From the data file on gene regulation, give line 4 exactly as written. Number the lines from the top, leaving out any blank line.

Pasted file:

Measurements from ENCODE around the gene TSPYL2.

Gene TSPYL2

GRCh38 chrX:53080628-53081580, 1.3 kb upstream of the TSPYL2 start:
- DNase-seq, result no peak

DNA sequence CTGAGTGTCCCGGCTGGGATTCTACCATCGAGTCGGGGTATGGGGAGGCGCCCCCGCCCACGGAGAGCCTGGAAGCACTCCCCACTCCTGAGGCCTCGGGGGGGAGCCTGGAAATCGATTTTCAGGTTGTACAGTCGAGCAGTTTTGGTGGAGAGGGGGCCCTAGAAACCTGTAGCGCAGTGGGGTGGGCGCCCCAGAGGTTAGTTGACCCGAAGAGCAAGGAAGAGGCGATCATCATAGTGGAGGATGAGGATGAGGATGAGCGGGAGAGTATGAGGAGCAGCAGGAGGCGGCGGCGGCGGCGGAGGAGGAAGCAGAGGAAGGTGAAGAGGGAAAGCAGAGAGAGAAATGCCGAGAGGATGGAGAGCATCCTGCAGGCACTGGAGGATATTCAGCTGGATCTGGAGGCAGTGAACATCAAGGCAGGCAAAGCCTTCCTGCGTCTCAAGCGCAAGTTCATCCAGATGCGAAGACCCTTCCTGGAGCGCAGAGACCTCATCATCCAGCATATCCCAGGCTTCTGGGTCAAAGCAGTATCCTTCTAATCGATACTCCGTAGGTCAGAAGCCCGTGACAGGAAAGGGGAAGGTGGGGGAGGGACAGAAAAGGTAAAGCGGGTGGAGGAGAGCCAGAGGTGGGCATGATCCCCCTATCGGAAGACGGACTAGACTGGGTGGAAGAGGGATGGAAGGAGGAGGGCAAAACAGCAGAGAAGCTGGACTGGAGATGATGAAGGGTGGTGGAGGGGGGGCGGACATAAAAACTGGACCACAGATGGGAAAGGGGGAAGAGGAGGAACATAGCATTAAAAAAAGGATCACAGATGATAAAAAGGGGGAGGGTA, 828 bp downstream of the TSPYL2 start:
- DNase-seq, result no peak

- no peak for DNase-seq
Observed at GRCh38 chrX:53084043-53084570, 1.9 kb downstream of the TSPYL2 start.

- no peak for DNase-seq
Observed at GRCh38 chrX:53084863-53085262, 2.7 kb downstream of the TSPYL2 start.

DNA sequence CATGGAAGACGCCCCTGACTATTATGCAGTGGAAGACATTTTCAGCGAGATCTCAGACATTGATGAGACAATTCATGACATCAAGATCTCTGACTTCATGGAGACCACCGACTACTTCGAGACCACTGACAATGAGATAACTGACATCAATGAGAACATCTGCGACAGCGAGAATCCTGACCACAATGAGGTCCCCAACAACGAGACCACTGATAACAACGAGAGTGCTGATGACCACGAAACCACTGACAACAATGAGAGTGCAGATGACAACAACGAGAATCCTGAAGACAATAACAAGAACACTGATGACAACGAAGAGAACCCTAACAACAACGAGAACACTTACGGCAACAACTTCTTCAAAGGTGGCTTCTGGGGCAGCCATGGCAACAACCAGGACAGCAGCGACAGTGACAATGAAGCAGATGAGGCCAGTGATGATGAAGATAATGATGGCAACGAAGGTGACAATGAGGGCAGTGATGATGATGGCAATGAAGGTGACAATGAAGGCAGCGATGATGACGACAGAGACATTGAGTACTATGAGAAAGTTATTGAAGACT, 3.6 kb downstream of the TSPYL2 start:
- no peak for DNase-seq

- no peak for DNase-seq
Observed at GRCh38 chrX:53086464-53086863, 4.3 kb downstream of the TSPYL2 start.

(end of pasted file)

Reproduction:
- DNase-seq, result no peak